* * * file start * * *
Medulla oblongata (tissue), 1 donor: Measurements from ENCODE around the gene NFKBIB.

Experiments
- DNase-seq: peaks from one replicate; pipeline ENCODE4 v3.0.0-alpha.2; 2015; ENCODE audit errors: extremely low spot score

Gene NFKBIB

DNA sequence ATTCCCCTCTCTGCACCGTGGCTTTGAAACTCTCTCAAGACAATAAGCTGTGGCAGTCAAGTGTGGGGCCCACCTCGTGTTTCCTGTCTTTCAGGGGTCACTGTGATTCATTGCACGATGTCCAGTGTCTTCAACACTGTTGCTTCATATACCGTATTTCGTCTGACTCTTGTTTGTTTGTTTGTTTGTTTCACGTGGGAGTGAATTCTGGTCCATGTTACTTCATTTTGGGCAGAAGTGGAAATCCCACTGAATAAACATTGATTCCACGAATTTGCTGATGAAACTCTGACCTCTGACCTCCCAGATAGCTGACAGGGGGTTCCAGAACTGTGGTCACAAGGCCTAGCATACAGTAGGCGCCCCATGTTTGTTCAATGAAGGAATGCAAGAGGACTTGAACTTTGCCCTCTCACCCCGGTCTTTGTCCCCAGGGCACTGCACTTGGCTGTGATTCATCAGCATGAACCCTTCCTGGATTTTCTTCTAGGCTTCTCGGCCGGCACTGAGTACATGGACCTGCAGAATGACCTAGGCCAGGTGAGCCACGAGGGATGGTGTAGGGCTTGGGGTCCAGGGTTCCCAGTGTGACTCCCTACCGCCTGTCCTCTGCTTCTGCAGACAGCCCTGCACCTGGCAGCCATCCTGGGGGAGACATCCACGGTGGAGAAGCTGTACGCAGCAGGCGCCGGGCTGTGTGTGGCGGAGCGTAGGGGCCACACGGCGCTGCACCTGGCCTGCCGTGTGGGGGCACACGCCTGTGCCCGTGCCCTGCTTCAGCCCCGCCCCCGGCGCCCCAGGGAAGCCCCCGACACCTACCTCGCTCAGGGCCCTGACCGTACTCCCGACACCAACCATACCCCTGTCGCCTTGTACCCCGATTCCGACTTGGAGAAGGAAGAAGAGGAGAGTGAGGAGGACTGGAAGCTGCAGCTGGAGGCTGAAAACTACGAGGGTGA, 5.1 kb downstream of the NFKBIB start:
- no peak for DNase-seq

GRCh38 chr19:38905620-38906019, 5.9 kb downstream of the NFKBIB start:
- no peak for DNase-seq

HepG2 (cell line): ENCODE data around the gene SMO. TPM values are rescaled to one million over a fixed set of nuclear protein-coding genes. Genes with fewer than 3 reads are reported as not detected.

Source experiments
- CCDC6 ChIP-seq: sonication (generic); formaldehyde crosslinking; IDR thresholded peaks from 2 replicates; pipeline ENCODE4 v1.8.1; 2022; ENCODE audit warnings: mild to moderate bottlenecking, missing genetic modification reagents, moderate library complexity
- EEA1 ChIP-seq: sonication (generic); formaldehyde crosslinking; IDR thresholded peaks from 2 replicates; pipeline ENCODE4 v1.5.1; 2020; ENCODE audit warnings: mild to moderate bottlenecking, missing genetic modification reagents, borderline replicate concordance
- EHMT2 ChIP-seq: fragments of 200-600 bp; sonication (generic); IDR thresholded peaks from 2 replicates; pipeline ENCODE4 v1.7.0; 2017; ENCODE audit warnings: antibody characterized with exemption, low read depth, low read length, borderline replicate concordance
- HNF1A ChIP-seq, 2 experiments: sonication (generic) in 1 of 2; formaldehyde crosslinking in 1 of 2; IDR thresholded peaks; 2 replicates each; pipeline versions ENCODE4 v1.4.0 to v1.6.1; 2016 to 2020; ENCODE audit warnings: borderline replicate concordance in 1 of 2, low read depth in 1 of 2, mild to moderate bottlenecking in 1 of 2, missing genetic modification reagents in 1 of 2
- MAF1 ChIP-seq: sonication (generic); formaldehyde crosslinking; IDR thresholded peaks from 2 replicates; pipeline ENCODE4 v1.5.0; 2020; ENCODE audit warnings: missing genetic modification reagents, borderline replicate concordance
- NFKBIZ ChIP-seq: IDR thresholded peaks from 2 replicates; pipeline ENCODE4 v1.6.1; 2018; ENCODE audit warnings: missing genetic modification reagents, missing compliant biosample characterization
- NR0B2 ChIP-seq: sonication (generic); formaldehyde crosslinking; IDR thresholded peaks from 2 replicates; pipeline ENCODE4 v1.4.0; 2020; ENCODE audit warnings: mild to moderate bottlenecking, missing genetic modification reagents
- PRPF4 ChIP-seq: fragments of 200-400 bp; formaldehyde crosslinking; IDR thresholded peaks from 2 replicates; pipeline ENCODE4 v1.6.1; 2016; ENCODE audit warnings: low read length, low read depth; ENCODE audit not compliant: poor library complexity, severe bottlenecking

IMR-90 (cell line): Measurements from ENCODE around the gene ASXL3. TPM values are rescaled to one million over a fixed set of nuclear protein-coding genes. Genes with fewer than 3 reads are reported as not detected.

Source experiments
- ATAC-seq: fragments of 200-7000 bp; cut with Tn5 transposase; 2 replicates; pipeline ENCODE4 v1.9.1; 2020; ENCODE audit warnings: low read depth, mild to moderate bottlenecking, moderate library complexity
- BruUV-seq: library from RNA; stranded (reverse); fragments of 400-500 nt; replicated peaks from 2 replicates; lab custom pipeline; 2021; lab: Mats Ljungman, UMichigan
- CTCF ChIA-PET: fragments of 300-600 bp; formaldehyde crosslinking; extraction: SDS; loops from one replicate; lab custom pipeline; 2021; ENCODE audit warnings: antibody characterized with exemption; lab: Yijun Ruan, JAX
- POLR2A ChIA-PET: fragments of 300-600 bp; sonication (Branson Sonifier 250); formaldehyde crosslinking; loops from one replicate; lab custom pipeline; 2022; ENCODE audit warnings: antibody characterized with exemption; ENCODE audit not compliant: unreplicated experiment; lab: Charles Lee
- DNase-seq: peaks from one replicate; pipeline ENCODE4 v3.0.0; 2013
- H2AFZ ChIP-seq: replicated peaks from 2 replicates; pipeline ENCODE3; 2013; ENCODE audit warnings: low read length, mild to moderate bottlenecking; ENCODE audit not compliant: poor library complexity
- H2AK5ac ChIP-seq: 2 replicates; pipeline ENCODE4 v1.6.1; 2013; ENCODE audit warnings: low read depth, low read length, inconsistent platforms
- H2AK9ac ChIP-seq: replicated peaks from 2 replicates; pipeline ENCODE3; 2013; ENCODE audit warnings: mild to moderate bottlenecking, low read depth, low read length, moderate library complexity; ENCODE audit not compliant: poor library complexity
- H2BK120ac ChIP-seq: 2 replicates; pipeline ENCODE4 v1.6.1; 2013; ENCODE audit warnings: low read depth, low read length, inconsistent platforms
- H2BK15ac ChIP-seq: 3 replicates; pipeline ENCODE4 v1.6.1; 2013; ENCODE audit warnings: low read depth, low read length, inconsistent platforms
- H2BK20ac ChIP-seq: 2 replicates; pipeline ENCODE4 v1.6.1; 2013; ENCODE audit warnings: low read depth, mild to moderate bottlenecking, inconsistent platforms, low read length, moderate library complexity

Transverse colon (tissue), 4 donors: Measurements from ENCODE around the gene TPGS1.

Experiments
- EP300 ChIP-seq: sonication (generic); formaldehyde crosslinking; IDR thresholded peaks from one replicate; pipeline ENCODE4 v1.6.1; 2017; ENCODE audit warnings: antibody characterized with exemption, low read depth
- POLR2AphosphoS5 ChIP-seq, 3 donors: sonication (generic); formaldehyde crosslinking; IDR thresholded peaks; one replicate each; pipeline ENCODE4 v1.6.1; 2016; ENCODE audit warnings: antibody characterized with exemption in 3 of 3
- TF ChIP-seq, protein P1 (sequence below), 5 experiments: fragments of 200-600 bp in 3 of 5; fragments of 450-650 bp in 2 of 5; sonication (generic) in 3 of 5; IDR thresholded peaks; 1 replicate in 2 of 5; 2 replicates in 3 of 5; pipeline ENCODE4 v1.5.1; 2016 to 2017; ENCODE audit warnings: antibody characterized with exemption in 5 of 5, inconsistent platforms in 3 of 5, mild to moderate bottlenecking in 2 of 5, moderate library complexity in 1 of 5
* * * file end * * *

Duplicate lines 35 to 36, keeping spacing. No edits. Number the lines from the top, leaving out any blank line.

- POLR2AphosphoS5 ChIP-seq, 3 donors: sonication (generic); formaldehyde crosslinking; IDR thresholded peaks; one replicate each; pipeline ENCODE4 v1.6.1; 2016; ENCODE audit warnings: antibody characterized with exemption in 3 of 3
- TF ChIP-seq, protein P1 (sequence below), 5 experiments: fragments of 200-600 bp in 3 of 5; fragments of 450-650 bp in 2 of 5; sonication (generic) in 3 of 5; IDR thresholded peaks; 1 replicate in 2 of 5; 2 replicates in 3 of 5; pipeline ENCODE4 v1.5.1; 2016 to 2017; ENCODE audit warnings: antibody characterized with exemption in 5 of 5, inconsistent platforms in 3 of 5, mild to moderate bottlenecking in 2 of 5, moderate library complexity in 1 of 5